July 14, 2011 | 0 Comments
The Renewable and Appropriate Energy Laboratory at UC Berkeley released a report comparing CPV solar systems to other solar technologies on land, water, and materials use over a product lifecycle.
July 14, 2011 -- The Renewable and Appropriate Energy Laboratory at the University of California at Berkeley released a report comparing concentrator photovoltaic (CPV) solar systems to other solar technologies on land, water, and materials use over a product lifecycle. It was commissioned by the non-profit CPV Consortium.
Life cycle assessment (LCA) elements considered include energy payback, embedded greenhouse gases, land use, water use, and cradle-to-cradle footprint. CPV leads the industry on these factors, based on data available at the time of the study. Compared to solar thermal generators, CPV water usage is minimal, suiting solar arrays in dry, desert areas with a high solar resource. The land footprint and impact is also found to be lower; as efficiencies of CPV systems increase this will become even a bigger benefit.
CPV allows increased energy output per built area, minimizing land use, said Dr. Daniel Kammen, director of the Renewable and Appropriate Energy Laboratory at UC Berkeley.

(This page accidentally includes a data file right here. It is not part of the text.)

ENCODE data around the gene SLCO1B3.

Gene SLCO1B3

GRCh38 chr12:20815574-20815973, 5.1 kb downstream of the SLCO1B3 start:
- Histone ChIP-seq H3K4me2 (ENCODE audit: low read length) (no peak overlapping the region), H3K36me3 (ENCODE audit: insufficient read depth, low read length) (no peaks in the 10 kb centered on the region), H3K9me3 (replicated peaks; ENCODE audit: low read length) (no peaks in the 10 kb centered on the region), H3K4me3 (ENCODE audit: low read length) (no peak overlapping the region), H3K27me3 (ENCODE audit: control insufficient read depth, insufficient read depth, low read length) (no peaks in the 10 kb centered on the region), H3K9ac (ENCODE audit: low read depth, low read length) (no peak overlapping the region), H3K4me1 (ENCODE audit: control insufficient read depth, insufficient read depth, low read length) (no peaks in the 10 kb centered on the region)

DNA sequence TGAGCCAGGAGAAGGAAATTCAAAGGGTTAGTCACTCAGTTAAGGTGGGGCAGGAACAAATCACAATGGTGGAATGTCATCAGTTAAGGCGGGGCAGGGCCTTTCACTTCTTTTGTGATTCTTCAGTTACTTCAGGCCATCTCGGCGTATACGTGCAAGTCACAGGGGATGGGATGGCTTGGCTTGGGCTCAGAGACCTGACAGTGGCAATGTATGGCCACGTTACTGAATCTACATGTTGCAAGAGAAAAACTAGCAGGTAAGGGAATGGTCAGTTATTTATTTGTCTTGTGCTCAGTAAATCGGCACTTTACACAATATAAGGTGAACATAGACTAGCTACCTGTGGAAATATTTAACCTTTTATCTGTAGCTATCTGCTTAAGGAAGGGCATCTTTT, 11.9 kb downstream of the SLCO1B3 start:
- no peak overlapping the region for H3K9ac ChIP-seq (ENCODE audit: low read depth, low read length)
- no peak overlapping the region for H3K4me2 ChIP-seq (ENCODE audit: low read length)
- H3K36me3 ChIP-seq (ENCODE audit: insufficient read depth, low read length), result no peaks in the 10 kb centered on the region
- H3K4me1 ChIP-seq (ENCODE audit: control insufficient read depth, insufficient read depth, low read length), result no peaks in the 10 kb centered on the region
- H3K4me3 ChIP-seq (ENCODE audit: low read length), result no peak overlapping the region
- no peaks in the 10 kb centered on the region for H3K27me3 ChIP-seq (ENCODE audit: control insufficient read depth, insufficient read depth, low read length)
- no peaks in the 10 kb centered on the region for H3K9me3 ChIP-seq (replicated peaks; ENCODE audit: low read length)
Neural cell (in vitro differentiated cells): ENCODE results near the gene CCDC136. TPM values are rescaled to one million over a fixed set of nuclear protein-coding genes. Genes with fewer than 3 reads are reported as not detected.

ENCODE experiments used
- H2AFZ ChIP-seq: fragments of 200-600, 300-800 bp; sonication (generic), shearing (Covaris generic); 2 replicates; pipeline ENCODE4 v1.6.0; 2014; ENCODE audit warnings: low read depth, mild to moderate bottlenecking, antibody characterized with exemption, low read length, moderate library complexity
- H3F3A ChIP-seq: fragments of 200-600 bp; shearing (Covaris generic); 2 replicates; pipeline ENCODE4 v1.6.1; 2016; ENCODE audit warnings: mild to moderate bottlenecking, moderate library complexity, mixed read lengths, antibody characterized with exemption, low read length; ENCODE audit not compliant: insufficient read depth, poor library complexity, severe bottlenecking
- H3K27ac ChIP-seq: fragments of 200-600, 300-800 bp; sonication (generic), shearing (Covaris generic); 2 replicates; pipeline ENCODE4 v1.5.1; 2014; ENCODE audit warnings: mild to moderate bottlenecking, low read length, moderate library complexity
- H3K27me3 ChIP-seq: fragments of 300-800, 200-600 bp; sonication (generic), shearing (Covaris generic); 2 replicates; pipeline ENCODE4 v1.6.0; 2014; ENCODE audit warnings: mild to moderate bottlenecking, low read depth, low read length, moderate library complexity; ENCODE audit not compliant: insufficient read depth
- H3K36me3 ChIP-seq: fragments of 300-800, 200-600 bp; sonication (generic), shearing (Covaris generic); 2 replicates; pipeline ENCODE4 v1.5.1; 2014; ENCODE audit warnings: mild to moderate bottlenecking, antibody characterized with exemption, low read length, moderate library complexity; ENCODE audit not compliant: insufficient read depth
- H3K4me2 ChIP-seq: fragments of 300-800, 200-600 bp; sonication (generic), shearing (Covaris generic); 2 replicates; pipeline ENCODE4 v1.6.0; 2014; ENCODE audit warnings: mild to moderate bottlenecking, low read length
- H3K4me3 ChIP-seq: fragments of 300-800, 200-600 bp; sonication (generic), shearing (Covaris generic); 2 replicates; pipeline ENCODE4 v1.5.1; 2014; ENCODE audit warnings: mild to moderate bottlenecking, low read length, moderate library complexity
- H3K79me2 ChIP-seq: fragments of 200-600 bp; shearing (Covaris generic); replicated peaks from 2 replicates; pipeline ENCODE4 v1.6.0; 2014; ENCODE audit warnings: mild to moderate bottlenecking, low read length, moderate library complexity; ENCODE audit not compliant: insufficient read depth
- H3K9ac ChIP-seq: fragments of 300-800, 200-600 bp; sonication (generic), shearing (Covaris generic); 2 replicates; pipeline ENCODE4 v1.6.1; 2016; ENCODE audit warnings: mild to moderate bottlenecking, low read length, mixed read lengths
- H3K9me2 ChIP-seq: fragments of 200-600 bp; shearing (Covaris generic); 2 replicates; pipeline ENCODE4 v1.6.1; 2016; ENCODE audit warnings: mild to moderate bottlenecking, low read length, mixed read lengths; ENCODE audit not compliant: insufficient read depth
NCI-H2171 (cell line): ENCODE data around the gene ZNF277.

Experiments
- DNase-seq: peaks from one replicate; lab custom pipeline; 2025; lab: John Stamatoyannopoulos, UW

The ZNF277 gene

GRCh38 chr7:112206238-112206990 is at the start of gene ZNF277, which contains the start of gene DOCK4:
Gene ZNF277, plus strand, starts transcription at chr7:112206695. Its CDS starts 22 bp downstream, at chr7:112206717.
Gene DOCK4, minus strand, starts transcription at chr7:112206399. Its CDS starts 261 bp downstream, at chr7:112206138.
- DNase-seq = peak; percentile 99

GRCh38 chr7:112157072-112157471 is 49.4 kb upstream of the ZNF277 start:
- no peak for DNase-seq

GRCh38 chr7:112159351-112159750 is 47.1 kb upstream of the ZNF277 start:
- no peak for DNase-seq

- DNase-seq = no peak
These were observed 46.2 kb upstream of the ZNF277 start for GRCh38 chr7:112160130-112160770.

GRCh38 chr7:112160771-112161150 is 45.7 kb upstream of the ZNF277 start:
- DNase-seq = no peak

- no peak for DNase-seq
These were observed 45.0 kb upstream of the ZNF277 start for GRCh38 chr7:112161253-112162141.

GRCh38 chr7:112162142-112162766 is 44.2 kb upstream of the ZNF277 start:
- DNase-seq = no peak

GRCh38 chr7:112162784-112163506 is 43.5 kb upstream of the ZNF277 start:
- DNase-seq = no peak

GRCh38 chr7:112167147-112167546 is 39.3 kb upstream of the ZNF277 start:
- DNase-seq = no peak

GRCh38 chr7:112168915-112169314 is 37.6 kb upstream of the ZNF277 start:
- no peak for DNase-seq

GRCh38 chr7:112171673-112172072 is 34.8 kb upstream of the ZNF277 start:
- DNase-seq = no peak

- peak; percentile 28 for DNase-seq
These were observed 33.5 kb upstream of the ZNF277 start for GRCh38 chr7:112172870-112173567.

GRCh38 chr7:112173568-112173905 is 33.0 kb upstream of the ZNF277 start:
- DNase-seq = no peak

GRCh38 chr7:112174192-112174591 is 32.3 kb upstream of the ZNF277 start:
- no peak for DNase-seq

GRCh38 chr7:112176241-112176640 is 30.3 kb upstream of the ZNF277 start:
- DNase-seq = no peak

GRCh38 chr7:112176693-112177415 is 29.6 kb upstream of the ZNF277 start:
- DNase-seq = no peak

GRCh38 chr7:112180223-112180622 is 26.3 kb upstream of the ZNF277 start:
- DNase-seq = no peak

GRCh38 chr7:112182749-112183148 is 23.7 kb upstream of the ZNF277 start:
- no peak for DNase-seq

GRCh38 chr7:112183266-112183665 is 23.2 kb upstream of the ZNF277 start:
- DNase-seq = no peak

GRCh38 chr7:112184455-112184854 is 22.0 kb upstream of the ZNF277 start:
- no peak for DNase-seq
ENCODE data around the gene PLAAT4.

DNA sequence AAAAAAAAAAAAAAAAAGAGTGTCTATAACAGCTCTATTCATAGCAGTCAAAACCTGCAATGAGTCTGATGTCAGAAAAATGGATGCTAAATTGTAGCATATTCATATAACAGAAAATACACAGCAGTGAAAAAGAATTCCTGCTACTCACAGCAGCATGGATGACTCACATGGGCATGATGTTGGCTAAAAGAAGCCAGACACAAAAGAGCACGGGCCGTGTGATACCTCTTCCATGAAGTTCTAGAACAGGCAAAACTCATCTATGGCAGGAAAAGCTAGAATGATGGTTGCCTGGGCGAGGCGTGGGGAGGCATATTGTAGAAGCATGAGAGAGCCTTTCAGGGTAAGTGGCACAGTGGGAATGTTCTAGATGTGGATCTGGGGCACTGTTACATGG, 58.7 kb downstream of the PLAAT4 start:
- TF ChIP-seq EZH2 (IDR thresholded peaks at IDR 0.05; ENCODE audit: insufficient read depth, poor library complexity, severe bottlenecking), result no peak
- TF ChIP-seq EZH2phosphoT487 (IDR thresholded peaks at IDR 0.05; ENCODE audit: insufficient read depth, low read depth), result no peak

Nancy Hartsoch, chairman of the CPV Consortium board noted that the environmental impact of renewables cannot be overlooked. "CPV technology is not only economically viable, but environmentally advantaged through its entire life cycle," she stated.
The report additionally contains details about the CPV deployment using UC Berkeley?s SWITCH model, an electric power system capacity expansion model of Western North America combining long-term grid investments with electricity cost minimizations in given policy contexts. The SWITCH model demonstrates the economic viability of CPV as a power generation technology for that region.
The full report can be found on the Consortium?s website at www.cpvconsortium.org.
The CPV Consortium is a global industry organization that supports the development and long-term success of Concentrator Photovoltaics (CPV).
The Renewable and Appropriate Energy Laboratory (RAEL) at UC Berkeley combines research, development, project implementation, and community outreach. RAEL focuses on designing, testing, and disseminating renewable and appropriate energy systems. Learn more at http://rael.berkeley.edu/
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